Running Away

#Gijsmans love2run:

This annoying habit can go hand-in-hand with door dashing.  If your JRT is that bound and determined to get out the door, then when they do, they are not going to answer your calls of frustration.  They are going to run long, run far, and run wide, making the most of their newly granted freedom.  Nothing brings more fear to a JRT owner, than the thought that their companion will run away.  First and foremost, you JRT needs to have some sort of obedience training .  Whether this training is provided by a professional or done by you, there needs to be some control established in the relationship.  Your companion needs to learn to respect you, listen to you, and do as told.  This will require a LOT of patience and dedication on your part, as JRT’s are hard-wired to be runners.   

And, if you can’t get your companion trained yourself, don’t feel bad.  Many have had to seek professional help in this area.  As you are training your JRT, keep in mind that if they do get away from you, and run off, do not chase after them.  They will begin to interpret this action as meaning the two of you are playing a game.  Also, do NOT punish your JRT when they do return.  They will begin to associate their return with being punished, and may one day never see your JRT again.   The most sure-fire way to make sure your JRT does not run away is to follow the suggestion above for door dashing, and to make when they are out with you, you keep them on a leash.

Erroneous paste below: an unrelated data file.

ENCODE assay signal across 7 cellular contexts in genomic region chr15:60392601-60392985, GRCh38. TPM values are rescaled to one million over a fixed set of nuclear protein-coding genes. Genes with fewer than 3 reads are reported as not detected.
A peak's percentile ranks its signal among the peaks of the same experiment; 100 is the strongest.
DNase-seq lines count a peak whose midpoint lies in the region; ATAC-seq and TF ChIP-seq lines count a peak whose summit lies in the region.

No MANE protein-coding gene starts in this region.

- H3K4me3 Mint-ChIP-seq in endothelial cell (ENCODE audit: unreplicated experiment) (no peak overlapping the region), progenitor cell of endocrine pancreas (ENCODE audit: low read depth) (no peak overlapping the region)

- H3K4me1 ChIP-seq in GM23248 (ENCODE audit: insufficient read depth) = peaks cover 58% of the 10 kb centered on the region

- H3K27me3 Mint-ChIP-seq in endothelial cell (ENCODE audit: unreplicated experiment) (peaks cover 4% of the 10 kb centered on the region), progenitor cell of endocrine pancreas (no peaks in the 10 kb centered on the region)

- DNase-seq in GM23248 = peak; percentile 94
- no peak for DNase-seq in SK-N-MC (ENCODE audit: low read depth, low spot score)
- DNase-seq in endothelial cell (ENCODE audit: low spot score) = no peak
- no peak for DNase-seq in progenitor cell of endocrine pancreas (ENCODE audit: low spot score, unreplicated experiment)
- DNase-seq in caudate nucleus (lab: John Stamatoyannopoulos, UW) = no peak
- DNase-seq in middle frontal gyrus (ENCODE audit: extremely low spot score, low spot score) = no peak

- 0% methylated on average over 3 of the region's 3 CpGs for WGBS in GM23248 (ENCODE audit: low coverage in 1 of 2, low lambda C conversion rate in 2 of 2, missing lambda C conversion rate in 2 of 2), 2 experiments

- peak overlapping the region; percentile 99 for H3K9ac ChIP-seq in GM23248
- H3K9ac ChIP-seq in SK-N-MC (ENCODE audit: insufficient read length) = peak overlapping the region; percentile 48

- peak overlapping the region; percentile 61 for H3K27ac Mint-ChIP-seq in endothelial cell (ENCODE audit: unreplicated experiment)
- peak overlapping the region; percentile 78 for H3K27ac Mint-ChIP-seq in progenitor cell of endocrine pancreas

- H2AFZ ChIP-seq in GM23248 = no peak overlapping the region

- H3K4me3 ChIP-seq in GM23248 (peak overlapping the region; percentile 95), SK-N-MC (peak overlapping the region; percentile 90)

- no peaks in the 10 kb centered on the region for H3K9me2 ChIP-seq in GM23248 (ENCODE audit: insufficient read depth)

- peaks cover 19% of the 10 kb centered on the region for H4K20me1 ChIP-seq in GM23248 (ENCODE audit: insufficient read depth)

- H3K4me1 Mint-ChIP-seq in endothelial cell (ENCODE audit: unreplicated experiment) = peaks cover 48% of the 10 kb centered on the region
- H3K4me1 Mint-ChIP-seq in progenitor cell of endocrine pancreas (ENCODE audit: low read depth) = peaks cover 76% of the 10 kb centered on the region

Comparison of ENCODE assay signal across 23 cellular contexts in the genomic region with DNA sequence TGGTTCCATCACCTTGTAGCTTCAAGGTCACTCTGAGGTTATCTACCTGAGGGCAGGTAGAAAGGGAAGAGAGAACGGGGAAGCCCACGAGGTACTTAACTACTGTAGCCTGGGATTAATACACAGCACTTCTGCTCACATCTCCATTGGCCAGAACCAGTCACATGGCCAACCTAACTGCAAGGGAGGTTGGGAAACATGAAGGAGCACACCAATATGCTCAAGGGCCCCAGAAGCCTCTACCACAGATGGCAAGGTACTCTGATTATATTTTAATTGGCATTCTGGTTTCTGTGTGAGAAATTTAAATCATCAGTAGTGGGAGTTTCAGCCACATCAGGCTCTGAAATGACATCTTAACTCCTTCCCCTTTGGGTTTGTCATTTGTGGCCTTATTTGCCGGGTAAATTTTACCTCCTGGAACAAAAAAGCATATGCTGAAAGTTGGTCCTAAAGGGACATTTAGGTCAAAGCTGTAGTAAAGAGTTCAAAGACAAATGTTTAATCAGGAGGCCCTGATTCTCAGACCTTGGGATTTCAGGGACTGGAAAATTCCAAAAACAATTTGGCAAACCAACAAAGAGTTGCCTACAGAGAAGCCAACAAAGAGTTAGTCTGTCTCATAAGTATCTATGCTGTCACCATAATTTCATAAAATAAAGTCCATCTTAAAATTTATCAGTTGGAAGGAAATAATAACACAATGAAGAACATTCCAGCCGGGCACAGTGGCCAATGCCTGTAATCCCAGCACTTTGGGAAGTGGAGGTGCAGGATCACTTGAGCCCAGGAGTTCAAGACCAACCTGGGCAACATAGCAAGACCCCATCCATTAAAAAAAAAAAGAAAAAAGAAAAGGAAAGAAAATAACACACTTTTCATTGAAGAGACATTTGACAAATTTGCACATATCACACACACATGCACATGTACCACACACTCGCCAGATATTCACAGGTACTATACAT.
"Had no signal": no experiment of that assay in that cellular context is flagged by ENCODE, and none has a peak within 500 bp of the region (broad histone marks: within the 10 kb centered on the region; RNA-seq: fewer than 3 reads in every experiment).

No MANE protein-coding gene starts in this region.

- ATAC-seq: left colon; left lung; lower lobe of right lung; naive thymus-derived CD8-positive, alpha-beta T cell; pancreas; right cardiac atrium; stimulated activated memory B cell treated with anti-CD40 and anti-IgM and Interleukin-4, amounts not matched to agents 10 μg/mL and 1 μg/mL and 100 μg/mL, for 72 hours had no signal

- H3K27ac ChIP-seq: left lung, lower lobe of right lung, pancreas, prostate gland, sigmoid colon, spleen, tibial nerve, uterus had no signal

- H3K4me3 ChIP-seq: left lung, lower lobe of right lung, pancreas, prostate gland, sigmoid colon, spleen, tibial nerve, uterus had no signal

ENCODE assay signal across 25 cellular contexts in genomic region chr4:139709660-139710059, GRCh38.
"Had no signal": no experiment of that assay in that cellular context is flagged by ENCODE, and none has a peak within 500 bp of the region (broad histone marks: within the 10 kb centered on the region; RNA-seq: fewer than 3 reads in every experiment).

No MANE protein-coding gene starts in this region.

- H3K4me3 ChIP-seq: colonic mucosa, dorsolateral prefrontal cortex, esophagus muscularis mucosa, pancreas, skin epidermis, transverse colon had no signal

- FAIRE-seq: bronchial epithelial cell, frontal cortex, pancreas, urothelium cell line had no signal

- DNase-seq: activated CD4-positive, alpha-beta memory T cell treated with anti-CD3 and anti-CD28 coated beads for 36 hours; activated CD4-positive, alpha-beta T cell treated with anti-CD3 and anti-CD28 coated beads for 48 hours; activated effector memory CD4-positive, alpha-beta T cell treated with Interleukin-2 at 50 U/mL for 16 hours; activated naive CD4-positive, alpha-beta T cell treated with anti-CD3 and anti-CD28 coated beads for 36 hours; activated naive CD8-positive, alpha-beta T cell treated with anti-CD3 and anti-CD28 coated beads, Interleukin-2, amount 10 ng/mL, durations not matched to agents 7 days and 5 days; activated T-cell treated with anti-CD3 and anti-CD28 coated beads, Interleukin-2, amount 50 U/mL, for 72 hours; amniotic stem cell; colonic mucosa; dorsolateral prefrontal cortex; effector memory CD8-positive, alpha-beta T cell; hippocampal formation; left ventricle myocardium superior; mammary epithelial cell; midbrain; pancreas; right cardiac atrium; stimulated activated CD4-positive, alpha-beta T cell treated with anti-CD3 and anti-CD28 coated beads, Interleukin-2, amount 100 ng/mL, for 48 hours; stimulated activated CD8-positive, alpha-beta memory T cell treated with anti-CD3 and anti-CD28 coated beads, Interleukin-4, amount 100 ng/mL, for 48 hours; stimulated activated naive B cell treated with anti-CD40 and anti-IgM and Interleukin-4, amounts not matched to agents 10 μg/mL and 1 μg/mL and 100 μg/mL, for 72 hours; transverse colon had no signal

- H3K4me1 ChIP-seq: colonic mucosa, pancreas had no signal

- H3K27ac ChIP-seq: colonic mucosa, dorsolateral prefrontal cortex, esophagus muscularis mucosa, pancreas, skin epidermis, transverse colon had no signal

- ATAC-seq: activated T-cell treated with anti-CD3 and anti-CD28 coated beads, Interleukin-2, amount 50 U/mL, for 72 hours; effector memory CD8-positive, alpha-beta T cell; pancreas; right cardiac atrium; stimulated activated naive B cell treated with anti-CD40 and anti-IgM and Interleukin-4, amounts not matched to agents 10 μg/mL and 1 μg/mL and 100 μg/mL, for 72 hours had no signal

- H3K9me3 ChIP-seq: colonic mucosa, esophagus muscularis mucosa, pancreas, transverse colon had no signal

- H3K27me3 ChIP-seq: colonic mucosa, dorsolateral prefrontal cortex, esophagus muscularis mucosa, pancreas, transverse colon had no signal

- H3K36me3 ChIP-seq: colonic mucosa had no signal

Jack Russells are mostly seen like this:

Finally we have the most common annoying habit among JRT’s—digging.  Lets face it, canines are diggers, no matter what breed.  But, some breeds dig more than others.  Having been bred to run foxes and other such pray out of their dens, digging is hard-wired into JRT’s.  Not only is it literally nature for them to dig, they enjoy it, probably more than any other activity out there.  But, as the owner, you are probably getting tired of the holes in your yard, and your companion dragging dirt and mud into the house, following one of their escapades.  JRT’s dig or a multitude of reasons:  because they smell bugs or possible prey; because they are trying to “dig themselves free” due to fear or anxiety; and even some will dig a hole to crawl in to keep cool in the heat.  Whatever the reason your JRT digs, keep in mind that it is natural—sometimes annoying but natural.  The only real thing you can do when they dig is to rule out that it is not caused by something medical, such as a possible vitamin or mineral deficiency.  Otherwise, try to put up with the habit, and understand that is it their nature, and nothing more. 

Although JRT’s do have their share of annoying habits, there are ways to cull these habits out, or maybe lessen their frequency so that the balance of peace may be kept in the household.  Because, after all, much like our JRT’s, even we are not perfect.  There are sure to be a few of your habits that they find annoying as well.

Thursday, July 14, 2016

Dealing with Excitement and Submissive Urination in JRT's

You get home from a stressful day at work, and just want to see your JRT and cuddle with them.  You walk in the door, and are greeted by an excited, happy companion.  But, that is not all you are greeted by…you are also greeted by a puddle of piddle.

There are two types of urination control problems, usually in younger JRT’s, those that are triggered by excitement or as a form of submission.  Both can be somewhat annoying, but there is hope.  You, and your JRT, are both best served by determining which trigger is involved, so that you may be better aided in taking the proper steps in helping your companion overcome this stressful situation.

Excitement Urination